HDD notes

July 7, 2021

Hard disk drives from Western Digital

I've got a couple of 4TB WD disks a few months ago for my family archive and I had to recall a famous problem with WD disks, namely high load cycle count:

9   Power_On_Hours          0x0032   100   100   000    Old_age   Always       -       366
193 Load_Cycle_Count        0x0032   200   200   000    Old_age   Always       -       2385

Assuming the disk drive is /dev/sda, the fix is quite easy:

hdparm -J 120 --please-destroy-my-drive /dev/sda

USB-SATA adapters

I'm a fan of small single board computers, especially since they became equipped with USB-3. However, to attach a HDD via USB-3 I needed a good USB-SATA adapter.

Not all adapters are good. Most of them are crappy, and each is crappy in its own way. That's why I can easily tell them apart.

They may work somehow, but you'll be unable to access SMART, or unable to use hdparm. After trying a few models I've found the best ones, based on JMicron JMS578 chip.

However, even if they seem to work, I do recommend to upgrade the firmware: https://wiki.odroid.com/odroid-xu4/software/jms578_fw_update. This link is for ODROID, but this software should work on any ARM64 platform. For example I'm running Armbian on NanoPi NEO3 and Orange Pi 3, and it works very well for me.

Avoiding HDD spindown

In order to get instant access to the data, the disk should be always spinning. This is normal mode of operation for big servers, but if you make a small home server you encounter problems related to portable devices.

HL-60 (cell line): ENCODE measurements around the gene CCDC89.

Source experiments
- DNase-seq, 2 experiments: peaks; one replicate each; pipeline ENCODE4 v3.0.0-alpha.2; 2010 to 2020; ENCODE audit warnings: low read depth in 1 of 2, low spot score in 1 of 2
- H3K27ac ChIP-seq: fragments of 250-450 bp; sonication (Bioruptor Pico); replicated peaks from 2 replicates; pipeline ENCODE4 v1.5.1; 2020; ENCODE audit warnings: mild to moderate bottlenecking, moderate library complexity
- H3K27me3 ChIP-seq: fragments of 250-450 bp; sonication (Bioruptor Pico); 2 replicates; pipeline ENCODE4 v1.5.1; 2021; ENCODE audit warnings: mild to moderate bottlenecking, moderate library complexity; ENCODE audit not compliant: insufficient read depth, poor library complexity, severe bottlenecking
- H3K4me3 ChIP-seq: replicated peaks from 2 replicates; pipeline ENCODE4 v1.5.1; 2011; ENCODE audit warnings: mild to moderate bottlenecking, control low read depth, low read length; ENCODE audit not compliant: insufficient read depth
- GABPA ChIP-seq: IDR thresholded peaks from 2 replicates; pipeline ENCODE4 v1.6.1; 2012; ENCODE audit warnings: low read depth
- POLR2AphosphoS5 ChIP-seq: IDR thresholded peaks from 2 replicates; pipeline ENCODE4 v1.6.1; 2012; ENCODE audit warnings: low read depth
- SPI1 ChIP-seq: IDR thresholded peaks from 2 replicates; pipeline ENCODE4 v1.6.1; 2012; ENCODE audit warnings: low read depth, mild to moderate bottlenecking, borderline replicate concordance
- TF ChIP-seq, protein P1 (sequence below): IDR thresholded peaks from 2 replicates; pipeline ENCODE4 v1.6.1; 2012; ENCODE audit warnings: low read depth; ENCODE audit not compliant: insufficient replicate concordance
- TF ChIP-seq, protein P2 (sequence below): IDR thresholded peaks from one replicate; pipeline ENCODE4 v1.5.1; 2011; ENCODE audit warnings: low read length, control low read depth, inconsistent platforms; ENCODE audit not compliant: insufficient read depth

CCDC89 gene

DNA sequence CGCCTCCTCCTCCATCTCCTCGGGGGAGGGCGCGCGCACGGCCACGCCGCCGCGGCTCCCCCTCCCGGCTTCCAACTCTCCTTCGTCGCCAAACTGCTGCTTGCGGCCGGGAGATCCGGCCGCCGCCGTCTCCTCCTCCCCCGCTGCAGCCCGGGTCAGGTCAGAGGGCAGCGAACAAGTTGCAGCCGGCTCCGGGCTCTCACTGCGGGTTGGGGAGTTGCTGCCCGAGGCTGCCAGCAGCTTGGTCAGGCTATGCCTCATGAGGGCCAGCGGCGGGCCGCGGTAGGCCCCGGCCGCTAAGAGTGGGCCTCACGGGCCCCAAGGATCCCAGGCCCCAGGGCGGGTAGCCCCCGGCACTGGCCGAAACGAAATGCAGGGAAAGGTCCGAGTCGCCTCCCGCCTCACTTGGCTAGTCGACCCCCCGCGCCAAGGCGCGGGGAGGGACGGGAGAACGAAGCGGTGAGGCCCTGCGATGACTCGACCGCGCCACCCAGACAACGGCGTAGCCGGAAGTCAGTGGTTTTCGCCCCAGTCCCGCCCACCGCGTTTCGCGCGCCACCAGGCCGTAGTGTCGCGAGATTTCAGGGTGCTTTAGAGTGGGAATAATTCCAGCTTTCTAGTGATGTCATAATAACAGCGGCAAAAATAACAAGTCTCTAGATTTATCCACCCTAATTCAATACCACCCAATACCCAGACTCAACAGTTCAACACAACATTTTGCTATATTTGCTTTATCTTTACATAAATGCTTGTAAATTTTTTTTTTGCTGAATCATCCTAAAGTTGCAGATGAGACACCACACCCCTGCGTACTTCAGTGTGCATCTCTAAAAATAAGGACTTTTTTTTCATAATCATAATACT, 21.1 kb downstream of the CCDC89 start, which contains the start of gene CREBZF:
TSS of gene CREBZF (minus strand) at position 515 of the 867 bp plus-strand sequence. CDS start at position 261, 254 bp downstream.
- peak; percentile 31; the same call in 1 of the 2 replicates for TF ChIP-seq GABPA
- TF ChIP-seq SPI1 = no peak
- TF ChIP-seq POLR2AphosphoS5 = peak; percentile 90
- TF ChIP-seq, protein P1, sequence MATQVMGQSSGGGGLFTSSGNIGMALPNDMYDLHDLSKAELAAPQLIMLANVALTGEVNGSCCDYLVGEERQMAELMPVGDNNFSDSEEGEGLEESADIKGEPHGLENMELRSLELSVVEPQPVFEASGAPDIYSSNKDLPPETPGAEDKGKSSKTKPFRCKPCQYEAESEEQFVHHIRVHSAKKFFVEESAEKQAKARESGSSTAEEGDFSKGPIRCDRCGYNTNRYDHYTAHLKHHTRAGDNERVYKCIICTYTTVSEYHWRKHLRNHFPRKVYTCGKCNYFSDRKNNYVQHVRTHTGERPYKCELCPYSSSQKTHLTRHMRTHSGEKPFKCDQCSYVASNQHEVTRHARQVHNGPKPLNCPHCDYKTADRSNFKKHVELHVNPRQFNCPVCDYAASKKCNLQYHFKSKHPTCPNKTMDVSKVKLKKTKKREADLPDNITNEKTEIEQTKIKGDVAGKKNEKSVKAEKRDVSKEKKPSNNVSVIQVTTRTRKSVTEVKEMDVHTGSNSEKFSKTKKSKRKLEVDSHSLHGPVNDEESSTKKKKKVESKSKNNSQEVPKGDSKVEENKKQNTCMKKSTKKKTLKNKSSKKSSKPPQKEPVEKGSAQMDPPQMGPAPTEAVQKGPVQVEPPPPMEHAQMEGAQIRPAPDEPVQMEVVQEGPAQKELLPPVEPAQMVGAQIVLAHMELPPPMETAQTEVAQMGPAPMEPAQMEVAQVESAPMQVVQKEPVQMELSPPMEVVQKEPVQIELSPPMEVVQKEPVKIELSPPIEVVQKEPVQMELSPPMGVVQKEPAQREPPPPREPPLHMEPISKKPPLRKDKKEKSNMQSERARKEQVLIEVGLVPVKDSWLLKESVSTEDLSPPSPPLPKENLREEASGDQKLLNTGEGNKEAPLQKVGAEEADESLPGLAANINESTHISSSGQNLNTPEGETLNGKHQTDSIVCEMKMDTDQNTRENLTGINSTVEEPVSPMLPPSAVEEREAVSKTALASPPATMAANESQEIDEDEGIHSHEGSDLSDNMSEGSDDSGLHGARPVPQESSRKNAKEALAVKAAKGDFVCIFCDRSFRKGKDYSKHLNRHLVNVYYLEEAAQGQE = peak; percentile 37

It's not a problem for a disk to be spinning through all the lifetime. On the contrary, frequent spin ups kill it much faster. The lifetime of most of my old disks is more than 100,000 hours and they are still alive and operational.

However, disks attached via USB-SATA adapters get spinned down for some reason. The reason is clear, however: fools are concerned with power saving. But I haven't found what makes the drive to spin down. Instead, I have found a simple solution. Just make change to /etc/default/smartmontools:

smartd_opts="--interval=30"

Of course, smartd, which is a part of smartmontools, should be installed. This parameter forces it to issue SMART queries every 30 seconds so the disk subsystem (not sure which part of it) thinks that the disk is in use and does not stop the spindle.